Chester Ellis is accustomed to starting out under tough circumstances. Growing up poor in Chatham County as the seventh sibling in a family of 10 children, whose parents were continually moving them between rented homes in impoverished neighborhoods, Ellis learned to make the most of what little he had. “My father didn’t go no further than 3rd grade, my mother didn’t go no further than 8th grade, but they made sure the rest of us, all their children, got the best education they could, and they made sure we were using it like it should be used,” Ellis said, asserting that this upbringing made him a lifelong learner. “Every day is a learning curve for me, because I learn something new.” Now Ellis is facing the ultimate test of his life's education as the new Chatham County Commission Chairman, after being sworn in on Jan. 4 following a single term as commissioner for Chatham’s District 8. While Ellis has long served in varied leadership capacities – as a coach, a teacher, a pastor, and a community activist – he has never taken on a role like this, assuming direct accountability for the safety and economic wellbeing of some 300,000 county residents. “It’s an awesome responsibility, one that I have stepped into,” said Ellis of his new position, which he won in the Nov. 5 general election against former Tybee Island Mayor Jason Buelterman, despite his campaign having a relatively meager budget. “My favorite quote to myself if that if you pray for the rain, you’ve gotta deal with the mud that it brings. I wanted to be in this position, I’ve strived to be in this position.” It is not a position that many people would be eager to fill right now. While Ellis praises his predecessor Al Scott for leaving the chairman’s office with Chatham County’s finances on solid footing, he also inherited a number of local problems bigger than any one leader can solve. Ellis is facing the ongoing community-level impacts of the COVID-19 pandemic, the sudden and controversial removal of Chatham’s public-transportation chief, a fire-service agency with a $3 million operating deficit, a growing movement to merge the county’s Board of Elections and Board of Registrars, and innumerable other local issues that mean the world to constituents immediately impacted by each of them. “We’re in the service business, and our service is to the people we serve,” Ellis said of Chatham’s Board of Commissioners, adding that sometimes the individual leaders’ own goals must be shelved for the greater good of their constituents. “It is our responsibility to take care of assets that have been entrusted to us. It may not be what I would like to do personally, but decisions we make should be the best for the county as a whole. They should not put anybody in a hole.” With an overarching goal of keeping the tax burden on Chatham residents in check, Ellis is tackling the various problems before him with a collaborative approach of bringing together as many local leaders and citizens as possible to address every issue. He hopes that this will lead to consensus-building that helps the entire county achieve a more prosperous future developed with carefully planned growth. “It comes from the way I was brought up: you use what you have, you don’t worry about what you don’t have,” Ellis said, emphasizing that he always takes a long-term approach to county governance. “I look at who’s behind me, and how do I pave a way for them to go on the road to success. So the job I do now is actually for those who are coming, those who were born yesterday.” But will Ellis’ plans to address each issue with painstaking deliberation sufficiently satisfy his fully grown peers and voters who are eager for fast action in county leadership? Ellis sees balancing such immediate needs with long-term planning as an essential challenge of his role. “I try to look at where Chatham County is in 2021, but I also want to know where we are in 2024. That’s the tenure of my time, even though I’m going to be seeking to carry to 2028, but I gotta take care of ’21, ’24 first before I can talk about anything else. If I’m not up to date here, then I can’t prepare for then,” Ellis explains. Overseeing the county’s COVID-19 response No issue is more immediate for Chatham County and the rest of the planet than the ongoing COVID-19 pandemic. Ever since the coronavirus outbreak first impacted coastal Georgia, Ellis has taken it very seriously, wearing a face mask and rubber gloves at County Commission meetings and public events throughout most of the past year. Even though he’s now received both shots of the COVID-19 vaccine, Ellis still carries on these pandemic precautions, going so far as to now wear two masks in accordance with the latest guidance from the Centers for Disease Control and Prevention. “We have to follow the science and the medical professionals,” Ellis said, insisting that the pandemic would subside sooner if everyone follows coronavirus safety measures. “The longer it takes us to do the things that we are supposed to do, the longer it’s going to take us to come out of this.” Ellis’ very first act as Commission Chairman was to extend Chatham’s emergency order requiring everyone in the county to wear face masks, which he sees as a way for locals to take care of each other while the rollout of new coronavirus-vaccine supplies remains spotty and limited. “I wish that we had vaccines for everyone. But we don’t have that. And so in the meantime the scientists are telling us these three things you must do: you must distance yourself, you must wear your mask, and you must wash your hands frequently,” Ellis said, noting that between New Year’s Day 2021 and mid-February, approximately 100 Chatham residents were reported to have died from COVID-19, according to Coastal Health District statistics. “Those are our loved ones.” Beyond encouraging Chatham residents to adhere to face-mask mandates and other coronavirus-safety measures, Ellis is planning to plot a course for local economic recovery from the pandemic by gathering business leaders from the Chamber of Commerce, the Savannah Economic Development Authority, and other impacted organizations to “strategize on how we can help one another” while moving forward. “We are in the middle of recovery, and we can honestly say that Chatham County has not fared bad,” Ellis said. “We have been hurt in some areas – take for instance the tourism industry, they have been hurt the most – but there is a plan for recovery.” Ellis added that he expects more federal pandemic aid to arrive in the near future. “There is some more relief coming for Chatham County and for all the municipalities, and I’m just hoping that when we get these kinds of packages we put it where it’s needed and give it to those who need it the most,” Ellis said. Controversy at Chatham Area Transit Within the first few weeks of Ellis’ term, the Chatham Area Transit Board of Directors abruptly voted 6-3 to terminate the contract of agency CEO Bacarra Mauldin during their Jan. 26 meeting. Mauldin, who was hired to run CAT in June of 2020, has since filed a lawsuit against the public-transit agency for unlawful termination. While Ellis declined to comment on the Mauldin case, citing legal counsel barring him from discussing litigation and personnel matters, he acknowledges that numerous long-term problems are preventing CAT from providing optimal service to Chatham residents. “This didn’t start with Ms. Mauldin. Even when I was on the CAT board, there were areas of corrections I thought that needed to be made,” Ellis said, citing poorly planned population growth across Chatham as a complicating factor in achieving efficient public-transportation service. “The county has grown and spread out, and so we are behind because we didn’t do any future planning. Now we’re in the present, where the plans should’ve been made 20-30 years ago for what’s coming.” Ellis is confident that a qualified new CAT CEO can reshape the county’s transit network in a way that will better serve constituents in the not-too-distant future. “We’ve gotta have a leader over at Chatham Area Transit who is a visionary, because first of all you have to understand how to catch up, and then how to project forward,” Ellis said. “We can have a quality transportation system here in Chatham County, and so it is our responsibility to work to that end.” If Chatham’s public transit is not improved, Ellis believes this will be detrimental to the entire county’s future economic growth. “Public transportation is a need and not a want, so it becomes our job to make sure we get the best,” Ellis said, noting that long-term transit planning could include rail service for commuters heading into Chatham from neighboring counties. “If we could formulate a plan to catch up and provide these services that are needed, then we can plan for the future.” The dilemma of Chatham Emergency Services During a Nov. 5 County Commission workshop, representatives of Chatham Emergency Services – the nonprofit firefighting agency tasked with extinguishing blazes in most of the county’s unincorporated areas – announced that the organization has a $3 million operating deficit, which they blamed on a large number of county residents not paying subscription fees for fire service. CES Chief Operating Officer Phil Koster said that if the cash crunch continues, the agency’s firefighting units would soon be faced with the difficult position of having to consider declining to put out blazes at homes of non-subscribers. Since becoming chairman, Ellis has commenced a series of virtual town-hall meetings to gather public input on this issue from residents of each of the county’s seven districts served by CES. His goal is to solicit opinions from the largest number of constituents affected by the options currently under consideration to address the CES cash crunch, which range from launching an entirely new county fire department to mandating CES subscriptions to doing nothing at all. “That will help us to understand what is it that we’re looking for,” Ellis said of the solution to the CES budget shortfall, which he says will impact Chatham residents no matter what outcome is determined. “You’re talking about something that will affect their taxes and their homeowner’s insurance, so they need to know.” One complaint that Ellis is hearing repeatedly is that CES subscribers feel taken advantage of when the resources from their fees are used to extinguish fires for non-subscribers. “Some folks want to make sure that the 70% who are paying their subscriptions cannot be penalized for the 30% that’s not paying their subscriptions. You’ve gotta take all that in, and the only way you can do that is to have the citizens get involved,” Ellis said. However, for now Ellis is not providing a time frame for when the County Commission may move forward with a plan to address the CES budget crisis, noting that after the district town-hall meetings conclude, he plans to launch another series of countywide forums to gather more public input before whittling down the options available for action.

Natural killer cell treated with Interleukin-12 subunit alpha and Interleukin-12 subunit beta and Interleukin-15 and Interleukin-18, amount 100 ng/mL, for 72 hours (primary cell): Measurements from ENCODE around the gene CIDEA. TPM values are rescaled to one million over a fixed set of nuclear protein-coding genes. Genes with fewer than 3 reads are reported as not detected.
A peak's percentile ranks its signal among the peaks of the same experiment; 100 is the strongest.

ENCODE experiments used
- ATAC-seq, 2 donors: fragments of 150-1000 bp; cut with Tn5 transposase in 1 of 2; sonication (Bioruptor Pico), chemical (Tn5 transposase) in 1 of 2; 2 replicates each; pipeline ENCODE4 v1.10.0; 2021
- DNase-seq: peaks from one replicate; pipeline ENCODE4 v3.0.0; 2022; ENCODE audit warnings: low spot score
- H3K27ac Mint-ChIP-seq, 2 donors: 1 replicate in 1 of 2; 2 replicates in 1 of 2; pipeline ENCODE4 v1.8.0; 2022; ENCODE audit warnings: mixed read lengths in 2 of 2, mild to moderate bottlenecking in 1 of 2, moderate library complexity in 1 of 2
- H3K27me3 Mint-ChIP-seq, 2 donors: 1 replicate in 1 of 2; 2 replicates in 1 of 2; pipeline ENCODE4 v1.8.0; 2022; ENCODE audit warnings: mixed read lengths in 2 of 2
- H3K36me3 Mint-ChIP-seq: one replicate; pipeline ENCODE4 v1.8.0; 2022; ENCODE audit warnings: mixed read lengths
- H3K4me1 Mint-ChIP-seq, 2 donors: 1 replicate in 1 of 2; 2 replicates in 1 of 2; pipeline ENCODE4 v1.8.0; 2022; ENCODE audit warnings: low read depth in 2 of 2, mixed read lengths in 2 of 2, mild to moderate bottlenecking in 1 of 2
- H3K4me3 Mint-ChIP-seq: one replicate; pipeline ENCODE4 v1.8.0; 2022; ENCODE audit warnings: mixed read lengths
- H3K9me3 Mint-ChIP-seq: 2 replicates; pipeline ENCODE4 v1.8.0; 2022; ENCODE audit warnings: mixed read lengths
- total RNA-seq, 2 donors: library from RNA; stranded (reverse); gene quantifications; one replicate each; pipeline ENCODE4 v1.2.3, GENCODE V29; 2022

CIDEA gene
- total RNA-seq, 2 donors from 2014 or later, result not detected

“I look at what Hank Aaron said to me in 1974: every day you get up, try to help somebody else. Then you look in the mirror at night and be proud of the fact that you have helped someone,” Ellis said.
Merging the county’s balloting boards With 2020’s drawn-out election cycle now in the rearview mirror, local Democratic and Republican leaders are clamoring for reform to Chatham’s voting systems, as a movement to merge the county’s Board of Elections and Board of Registrars is quickly gaining steam. The Chatham delegation of state-level elected officials, which has the authority to reconfigure the county’s voting-governance structure, is currently assessing how such a merger could be carried out before 2022’s midterm elections. However, Ellis believes that the powers-that-be should avoid any “knee-jerk solution” based on problems with 2020’s election, which he says was plagued by the onset of COVID-19 and inherent difficulties with adjusting to Georgia’s new voting machines. “The call to merge the two is based upon the primaries of this past year, and I think that to be reactive to that and make drastic changes is a mistake,” Ellis said. “Is it best to merge them together, or is it best to streamline their duties and responsibilities? It might just be a matter of changing some procedures that they’re using to streamline things.” Although Chatham is one of very few Georgia counties with separate departments for elections and registrars, Ellis believes that this may be a blessing instead of a curse. “That didn’t just fall out of the sky,” Ellis said of the past decision to structure Chatham’s two voting boards as separate entities, while encouraging the delegation to carefully examine any newly proposed structure before moving ahead with enacting it. “Change takes time, and we need to give ourselves that time to make sure the changes we are going to make are the changes that we want. When you do things on the spur of the moment, there are consequences for it,” Ellis said. “You need to make sure that those consequences aren’t going to be negative consequences toward any voter in Chatham County. We want everyone to vote, we want every vote to be counted.” The long view With all of these pressing issues weighing on Ellis every day in his short tenure so far − in addition to the usual hiccups encountered when starting any new job − it seems likely that finding time to plan for long-term projects would be difficult or impossible. However, Ellis considers one element of advance planning to be eminently crucial: the development of a new Emergency Operations Center at the Savannah/Hilton Head International Airport. “One of the top priorities that’s on the list is for us to be ready for disaster,” Ellis said, describing the county’s current preparedness status as faltering. “We’re lagging behind in technology for disasters, whether we’re talking about a hurricane, whether we’re talking about a tornado, whether we’re talking about COVID.” Ellis said that the new Emergency Operations Center will improve the county’s disaster-response abilities by consolidating representatives from Chatham’s municipalities and appropriate public-safety agencies within one reinforced command center. “In that command building, we’re going to have where all of the instructions will come out of one central area,” Ellis said. “Everybody will be under one roof. The building is being designed now to stand up to a category 5 [hurricane]. It’s also being designed to handle the storm surge and the flooding.” On the topic of flooding, Ellis also plans to comprehensively address rising sea levels in Chatham during his first term, citing climate change as an existential problem for all county residents. He intends to bring together county business leaders with environmental-agency representatives and officials from local municipalities to develop plans that will keep Chatham from being inundated during upcoming decades. “It floods everyplace in Savannah. There is no place in Chatham County that is immune from flooding. So how do we handle that before it gets out of hand? Don’t wait until it gets out of hand, and let’s try to make up a plan,” Ellis said. Above all, Ellis stresses that his primary motivation is to assist his fellow Chatham residents in building a fruitful future for the generations to come. “I think this is my calling, and my calling is to help people. Personally, there’s no major benefit for me, because I could’ve sit home, because I’m retired and have a good retirement,” Ellis said, recalling a memory with a recently deceased baseball great as a major influence on his decision to continue working as a public servant. “I look at what Hank Aaron said to me in 1974: every day you get up, try to help somebody else. Then you look in the mirror at night and be proud of the fact that you have helped someone,” Ellis said. “That stuck with me since he told me that in ’74, and so every day I try to get up to help somebody.”